helios.132 > jssmag.209.165: atp-resp 12266:5 (512) 0xae040000
              helios.132 > jssmag.209.165: atp-resp 12266:6 (512) 0xae040000
              helios.132 > jssmag.209.165: atp-resp*12266:7 (512) 0xae040000
              jssmag.209.165 > helios.132: atp-req  12266<3,5> 0xae030001
              helios.132 > jssmag.209.165: atp-resp 12266:3 (512) 0xae040000
              helios.132 > jssmag.209.165: atp-resp 12266:5 (512) 0xae040000
              jssmag.209.165 > helios.132: atp-rel  12266<0-7> 0xae030001
              jssmag.209.133 > helios.132: atp-req* 12267<0-7> 0xae030002
       Jssmag.209   initiates   transaction  id  12266  with  host  helios  by
       requesting up to 8 packets (the ‘<0-7>’).  The hex number at the end of
       the line is the value of the ‘userdata’ field in the request.

       Helios  responds  with  8 512-byte packets.  The ‘:digit’ following the
       transaction id gives the packet sequence number in the transaction  and
       the number in parens is the amount of data in the packet, excluding the
       atp header.  The ‘*’ on packet 7 indicates that the EOM bit was set.

       Jssmag.209 then requests that packets 3 & 5 be  retransmitted.   Helios
       resends  them  then  jssmag.209  releases  the  transaction.   Finally,
       jssmag.209  initiates  the  next  request.   The  ‘*’  on  the  request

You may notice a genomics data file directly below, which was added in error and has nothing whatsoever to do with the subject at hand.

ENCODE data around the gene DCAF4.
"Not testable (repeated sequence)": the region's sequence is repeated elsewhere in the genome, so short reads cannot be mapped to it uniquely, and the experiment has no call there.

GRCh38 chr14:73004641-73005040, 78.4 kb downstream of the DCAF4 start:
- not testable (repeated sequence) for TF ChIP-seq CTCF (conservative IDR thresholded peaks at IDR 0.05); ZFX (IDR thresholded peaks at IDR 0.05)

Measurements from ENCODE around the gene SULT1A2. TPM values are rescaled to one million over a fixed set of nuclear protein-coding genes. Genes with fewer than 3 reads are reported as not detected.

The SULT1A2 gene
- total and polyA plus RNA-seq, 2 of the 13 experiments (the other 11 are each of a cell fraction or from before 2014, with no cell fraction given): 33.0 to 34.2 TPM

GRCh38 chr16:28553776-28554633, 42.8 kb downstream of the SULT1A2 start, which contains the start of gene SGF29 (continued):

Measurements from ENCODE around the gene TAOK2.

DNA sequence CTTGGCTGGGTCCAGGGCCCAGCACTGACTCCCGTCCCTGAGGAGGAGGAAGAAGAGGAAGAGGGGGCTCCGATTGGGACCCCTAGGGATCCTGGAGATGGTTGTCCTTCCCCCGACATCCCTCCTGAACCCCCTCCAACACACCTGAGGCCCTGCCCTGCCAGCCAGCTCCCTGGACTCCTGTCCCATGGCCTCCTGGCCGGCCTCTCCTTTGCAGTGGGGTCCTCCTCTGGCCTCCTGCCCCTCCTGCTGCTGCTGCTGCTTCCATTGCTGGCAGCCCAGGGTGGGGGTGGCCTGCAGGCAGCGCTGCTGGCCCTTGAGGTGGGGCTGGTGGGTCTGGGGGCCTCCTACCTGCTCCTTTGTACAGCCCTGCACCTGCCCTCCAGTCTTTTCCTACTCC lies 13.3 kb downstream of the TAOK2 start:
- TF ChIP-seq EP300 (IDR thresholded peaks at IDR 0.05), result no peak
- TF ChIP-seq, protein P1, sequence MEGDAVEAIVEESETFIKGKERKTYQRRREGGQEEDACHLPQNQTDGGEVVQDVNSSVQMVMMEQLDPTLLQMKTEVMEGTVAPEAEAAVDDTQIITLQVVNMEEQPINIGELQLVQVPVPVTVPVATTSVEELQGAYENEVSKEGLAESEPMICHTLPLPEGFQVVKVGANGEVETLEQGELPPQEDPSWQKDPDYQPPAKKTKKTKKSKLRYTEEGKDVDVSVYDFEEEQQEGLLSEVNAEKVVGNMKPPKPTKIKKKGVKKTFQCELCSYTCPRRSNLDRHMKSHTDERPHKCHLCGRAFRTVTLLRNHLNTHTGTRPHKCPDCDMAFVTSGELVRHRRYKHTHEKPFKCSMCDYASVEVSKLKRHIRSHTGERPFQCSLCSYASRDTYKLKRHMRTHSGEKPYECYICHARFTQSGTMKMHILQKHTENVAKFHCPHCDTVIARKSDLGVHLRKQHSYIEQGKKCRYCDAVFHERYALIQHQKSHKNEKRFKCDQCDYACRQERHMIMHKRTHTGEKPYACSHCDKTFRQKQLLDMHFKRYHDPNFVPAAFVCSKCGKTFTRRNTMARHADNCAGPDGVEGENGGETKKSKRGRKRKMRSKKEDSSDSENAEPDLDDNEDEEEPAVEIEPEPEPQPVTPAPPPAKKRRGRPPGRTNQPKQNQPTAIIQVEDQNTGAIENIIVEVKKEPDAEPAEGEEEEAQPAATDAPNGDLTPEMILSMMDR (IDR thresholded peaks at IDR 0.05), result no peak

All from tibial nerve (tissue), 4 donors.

indicates that XO (‘exactly once’) was not set.

       IP Fragmentation

       Fragmented Internet datagrams are printed as
              (frag id:size@offset+)
              (frag id:size@offset)
       (The  first  form  indicates  there  are  more  fragments.   The second
       indicates this is the last fragment.)

       Id is the fragment id.  Size is the fragment size (in bytes)  excluding
       the  IP  header.   Offset  is  this fragment’s offset (in bytes) in the
       original datagram.

       The fragment information  is  output  for  each  fragment.   The  first
       fragment contains the higher level protocol header and the frag info is
       printed after the protocol info.  Fragments after the first contain  no
       higher  level  protocol  header  and the frag info is printed after the
       source and destination addresses.  For example, here is part of an  ftp
       from  arizona.edu to lbl-rtsg.arpa over a CSNET connection that doesn’t
       appear to handle 576 byte datagrams:
              arizona.ftp-data > rtsg.1170: . 1024:1332(308) ack 1 win 4096 (frag 595a:328@0+)
              arizona > rtsg: (frag 595a:204@328)
              rtsg.1170 > arizona.ftp-data: . ack 1536 win 2560
       There are a couple of things to note here:  First, addresses in the 2nd
       line  don’t  include  port  numbers.   This is because the TCP protocol
       information is all in the first fragment and we have no idea  what  the
       port  or  sequence  numbers  are  when  we  print  the later fragments.
       Second, the tcp sequence information in the first line is printed as if
       there  were  308  bytes of user data when, in fact, there are 512 bytes
       (308 in the first frag and 204 in the second).  If you are looking  for
       holes  in  the  sequence space or trying to match up acks with packets,
       this can fool you.

       A packet with the IP dont fragment flag  is  marked  with  a  trailing
       (DF).

       Timestamps